In this scholarly and entertaining book, first published in 1987, the author tells the story of Jacobean private theatre. Most of the best plays written after 1610, including Shakespeare’s late plays such as The Tempest, were written for the new breed of private playhouses – small, roofed and designed for an aristocratic, literary audience, as opposed to the larger, open-air houses such as the Globe and the Red Bull, catering for a popular, ‘lowbrow’ audience. The author discusses the polarisation of taste and the effect it had on literary criticism and theatre history. This title will be of interest to students of English Literature, Drama and Performance.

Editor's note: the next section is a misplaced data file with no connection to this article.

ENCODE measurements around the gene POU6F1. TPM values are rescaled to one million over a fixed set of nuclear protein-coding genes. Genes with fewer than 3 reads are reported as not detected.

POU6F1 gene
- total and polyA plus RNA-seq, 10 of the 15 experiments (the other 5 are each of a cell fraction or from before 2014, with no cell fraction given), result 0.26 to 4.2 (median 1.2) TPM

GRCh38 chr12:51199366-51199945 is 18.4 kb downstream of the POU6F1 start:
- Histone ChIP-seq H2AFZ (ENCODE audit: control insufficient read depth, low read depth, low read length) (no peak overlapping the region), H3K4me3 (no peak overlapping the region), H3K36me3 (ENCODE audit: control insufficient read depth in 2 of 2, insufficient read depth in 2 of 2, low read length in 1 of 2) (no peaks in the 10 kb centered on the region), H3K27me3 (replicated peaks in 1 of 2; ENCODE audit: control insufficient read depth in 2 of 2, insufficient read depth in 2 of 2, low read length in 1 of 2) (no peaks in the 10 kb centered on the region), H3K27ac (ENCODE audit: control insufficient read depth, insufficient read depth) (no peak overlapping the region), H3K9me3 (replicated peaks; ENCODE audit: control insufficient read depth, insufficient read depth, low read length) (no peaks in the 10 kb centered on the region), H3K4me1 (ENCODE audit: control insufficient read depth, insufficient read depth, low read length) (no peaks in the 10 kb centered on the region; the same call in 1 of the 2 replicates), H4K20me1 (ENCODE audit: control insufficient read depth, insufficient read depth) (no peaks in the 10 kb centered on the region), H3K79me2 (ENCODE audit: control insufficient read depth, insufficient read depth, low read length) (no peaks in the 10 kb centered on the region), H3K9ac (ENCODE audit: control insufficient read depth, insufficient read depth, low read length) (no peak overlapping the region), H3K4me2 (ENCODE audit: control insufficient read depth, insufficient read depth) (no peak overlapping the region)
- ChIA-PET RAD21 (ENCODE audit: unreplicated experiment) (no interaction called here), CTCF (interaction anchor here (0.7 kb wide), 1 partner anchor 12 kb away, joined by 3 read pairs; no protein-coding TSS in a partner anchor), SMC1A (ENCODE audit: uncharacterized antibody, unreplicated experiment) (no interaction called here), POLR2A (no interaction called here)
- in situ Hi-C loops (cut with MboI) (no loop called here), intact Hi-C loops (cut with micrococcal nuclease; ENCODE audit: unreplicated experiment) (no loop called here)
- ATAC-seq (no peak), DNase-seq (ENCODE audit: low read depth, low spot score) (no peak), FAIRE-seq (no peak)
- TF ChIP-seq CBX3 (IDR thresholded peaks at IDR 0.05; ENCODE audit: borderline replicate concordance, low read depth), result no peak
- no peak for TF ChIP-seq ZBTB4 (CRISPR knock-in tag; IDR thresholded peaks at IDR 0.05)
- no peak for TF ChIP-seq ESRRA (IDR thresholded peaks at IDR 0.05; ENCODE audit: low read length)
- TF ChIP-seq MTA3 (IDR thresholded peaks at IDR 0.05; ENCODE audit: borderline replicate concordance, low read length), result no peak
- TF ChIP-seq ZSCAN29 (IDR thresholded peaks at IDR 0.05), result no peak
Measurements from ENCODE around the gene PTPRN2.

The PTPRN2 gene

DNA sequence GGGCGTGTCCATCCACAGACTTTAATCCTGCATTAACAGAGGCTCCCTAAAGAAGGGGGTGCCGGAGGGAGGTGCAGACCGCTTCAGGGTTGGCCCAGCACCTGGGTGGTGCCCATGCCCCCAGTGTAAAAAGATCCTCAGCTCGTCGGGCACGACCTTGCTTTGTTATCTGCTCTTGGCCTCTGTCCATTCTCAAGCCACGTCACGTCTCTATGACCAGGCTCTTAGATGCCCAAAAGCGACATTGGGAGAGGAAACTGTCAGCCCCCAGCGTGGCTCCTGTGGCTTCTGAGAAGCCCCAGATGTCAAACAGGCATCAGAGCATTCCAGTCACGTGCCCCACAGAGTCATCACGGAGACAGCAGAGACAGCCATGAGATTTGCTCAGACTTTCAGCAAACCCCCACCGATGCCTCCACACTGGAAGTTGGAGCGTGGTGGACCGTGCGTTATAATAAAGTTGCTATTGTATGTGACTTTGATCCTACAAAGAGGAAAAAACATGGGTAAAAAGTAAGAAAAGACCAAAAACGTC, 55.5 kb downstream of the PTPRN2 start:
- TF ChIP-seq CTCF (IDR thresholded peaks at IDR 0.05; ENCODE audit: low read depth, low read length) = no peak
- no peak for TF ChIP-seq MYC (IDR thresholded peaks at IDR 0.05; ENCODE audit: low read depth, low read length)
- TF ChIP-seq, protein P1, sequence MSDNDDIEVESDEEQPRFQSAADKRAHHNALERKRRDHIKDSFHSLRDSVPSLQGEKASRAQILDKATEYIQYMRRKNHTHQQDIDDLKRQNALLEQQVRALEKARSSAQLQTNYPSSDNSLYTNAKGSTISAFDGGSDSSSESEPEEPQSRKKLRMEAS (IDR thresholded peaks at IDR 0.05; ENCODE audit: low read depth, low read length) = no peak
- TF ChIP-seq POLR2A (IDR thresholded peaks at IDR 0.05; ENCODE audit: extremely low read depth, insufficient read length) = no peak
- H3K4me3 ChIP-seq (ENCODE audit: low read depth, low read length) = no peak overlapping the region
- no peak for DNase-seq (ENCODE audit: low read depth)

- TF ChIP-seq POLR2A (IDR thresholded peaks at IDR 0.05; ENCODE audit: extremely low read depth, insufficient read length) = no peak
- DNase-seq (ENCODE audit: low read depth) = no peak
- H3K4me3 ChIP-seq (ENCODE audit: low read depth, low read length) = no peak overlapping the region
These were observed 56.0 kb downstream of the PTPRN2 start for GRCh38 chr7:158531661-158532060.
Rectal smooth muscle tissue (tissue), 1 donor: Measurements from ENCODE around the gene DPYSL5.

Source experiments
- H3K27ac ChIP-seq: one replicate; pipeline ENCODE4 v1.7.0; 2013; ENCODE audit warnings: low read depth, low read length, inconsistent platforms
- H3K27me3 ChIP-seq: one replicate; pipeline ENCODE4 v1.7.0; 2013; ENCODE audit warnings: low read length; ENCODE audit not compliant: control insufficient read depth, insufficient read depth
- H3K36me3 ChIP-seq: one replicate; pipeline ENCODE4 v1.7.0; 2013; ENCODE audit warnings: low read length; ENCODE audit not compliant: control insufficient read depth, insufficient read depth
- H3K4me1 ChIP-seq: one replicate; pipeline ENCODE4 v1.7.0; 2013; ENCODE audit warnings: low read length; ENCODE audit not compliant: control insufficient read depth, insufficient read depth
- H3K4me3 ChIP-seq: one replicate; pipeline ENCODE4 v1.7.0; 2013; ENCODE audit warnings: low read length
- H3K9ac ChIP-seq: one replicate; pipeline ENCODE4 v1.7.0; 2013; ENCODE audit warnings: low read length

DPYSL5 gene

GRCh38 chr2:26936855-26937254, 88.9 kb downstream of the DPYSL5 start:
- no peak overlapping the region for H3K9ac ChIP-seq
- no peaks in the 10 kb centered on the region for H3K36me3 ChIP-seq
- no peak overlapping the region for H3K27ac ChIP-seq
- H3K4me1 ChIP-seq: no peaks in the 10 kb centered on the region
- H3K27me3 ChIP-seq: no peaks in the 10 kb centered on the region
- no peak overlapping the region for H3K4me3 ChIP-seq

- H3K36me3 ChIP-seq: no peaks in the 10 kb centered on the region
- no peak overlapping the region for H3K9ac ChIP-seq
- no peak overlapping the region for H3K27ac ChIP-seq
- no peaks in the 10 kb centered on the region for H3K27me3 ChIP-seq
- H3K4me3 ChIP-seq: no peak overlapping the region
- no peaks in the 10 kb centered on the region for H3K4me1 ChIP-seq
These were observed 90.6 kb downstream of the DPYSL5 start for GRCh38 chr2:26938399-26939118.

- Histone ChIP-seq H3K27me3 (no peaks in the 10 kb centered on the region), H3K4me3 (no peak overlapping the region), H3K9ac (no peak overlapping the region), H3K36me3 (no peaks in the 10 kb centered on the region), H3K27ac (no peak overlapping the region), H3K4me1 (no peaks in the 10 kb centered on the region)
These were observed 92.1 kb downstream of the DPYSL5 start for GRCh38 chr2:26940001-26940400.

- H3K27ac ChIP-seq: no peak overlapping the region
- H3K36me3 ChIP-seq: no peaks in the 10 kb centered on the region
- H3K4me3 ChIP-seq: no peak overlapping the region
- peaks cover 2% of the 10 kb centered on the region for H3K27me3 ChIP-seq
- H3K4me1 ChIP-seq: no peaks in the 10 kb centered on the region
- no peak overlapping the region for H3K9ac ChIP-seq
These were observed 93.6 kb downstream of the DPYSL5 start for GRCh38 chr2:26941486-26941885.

Jacobean Private Theatre